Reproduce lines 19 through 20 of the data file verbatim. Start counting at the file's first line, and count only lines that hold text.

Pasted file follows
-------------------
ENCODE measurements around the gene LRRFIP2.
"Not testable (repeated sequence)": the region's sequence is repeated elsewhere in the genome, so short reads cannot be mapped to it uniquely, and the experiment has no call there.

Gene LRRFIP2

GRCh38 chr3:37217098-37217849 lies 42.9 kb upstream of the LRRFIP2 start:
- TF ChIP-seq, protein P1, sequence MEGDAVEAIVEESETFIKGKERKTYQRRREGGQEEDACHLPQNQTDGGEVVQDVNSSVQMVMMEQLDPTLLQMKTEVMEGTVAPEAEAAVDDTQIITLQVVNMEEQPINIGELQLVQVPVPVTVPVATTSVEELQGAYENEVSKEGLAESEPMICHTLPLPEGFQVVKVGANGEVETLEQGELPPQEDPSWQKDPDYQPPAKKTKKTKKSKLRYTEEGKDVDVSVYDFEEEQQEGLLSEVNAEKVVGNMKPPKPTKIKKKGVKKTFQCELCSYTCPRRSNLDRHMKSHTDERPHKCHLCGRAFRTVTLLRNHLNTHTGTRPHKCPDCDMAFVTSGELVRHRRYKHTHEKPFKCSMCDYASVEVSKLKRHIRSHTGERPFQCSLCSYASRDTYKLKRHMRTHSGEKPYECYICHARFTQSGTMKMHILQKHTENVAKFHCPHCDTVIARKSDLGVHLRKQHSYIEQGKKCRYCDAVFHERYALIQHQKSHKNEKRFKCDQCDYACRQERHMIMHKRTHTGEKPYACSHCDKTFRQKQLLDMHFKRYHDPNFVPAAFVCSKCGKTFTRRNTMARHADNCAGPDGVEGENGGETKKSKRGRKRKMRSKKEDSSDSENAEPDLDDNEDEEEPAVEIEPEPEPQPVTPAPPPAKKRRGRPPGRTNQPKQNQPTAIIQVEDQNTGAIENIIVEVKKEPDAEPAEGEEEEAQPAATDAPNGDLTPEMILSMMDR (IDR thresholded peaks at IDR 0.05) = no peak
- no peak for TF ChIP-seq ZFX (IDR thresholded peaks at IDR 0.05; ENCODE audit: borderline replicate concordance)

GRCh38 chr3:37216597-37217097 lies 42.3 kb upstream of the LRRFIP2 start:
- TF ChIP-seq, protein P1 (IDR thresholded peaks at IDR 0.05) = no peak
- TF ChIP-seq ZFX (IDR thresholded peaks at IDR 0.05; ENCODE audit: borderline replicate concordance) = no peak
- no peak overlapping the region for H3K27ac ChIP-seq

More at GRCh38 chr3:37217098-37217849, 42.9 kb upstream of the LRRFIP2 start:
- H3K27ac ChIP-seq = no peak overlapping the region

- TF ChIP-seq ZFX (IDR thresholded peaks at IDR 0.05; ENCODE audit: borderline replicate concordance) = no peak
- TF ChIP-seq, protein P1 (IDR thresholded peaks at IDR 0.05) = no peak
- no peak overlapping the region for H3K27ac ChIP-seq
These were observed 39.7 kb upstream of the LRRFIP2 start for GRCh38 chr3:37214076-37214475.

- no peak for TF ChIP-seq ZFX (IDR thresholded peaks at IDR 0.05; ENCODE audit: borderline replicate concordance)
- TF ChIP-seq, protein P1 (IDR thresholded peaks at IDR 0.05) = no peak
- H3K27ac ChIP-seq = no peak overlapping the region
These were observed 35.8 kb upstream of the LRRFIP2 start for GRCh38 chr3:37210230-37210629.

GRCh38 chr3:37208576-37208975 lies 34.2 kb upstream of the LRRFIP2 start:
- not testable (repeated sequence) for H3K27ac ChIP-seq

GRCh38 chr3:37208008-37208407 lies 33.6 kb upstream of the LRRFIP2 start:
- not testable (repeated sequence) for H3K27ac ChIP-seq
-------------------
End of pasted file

- H3K27ac ChIP-seq = no peak overlapping the region
These were observed 35.8 kb upstream of the LRRFIP2 start for GRCh38 chr3:37210230-37210629.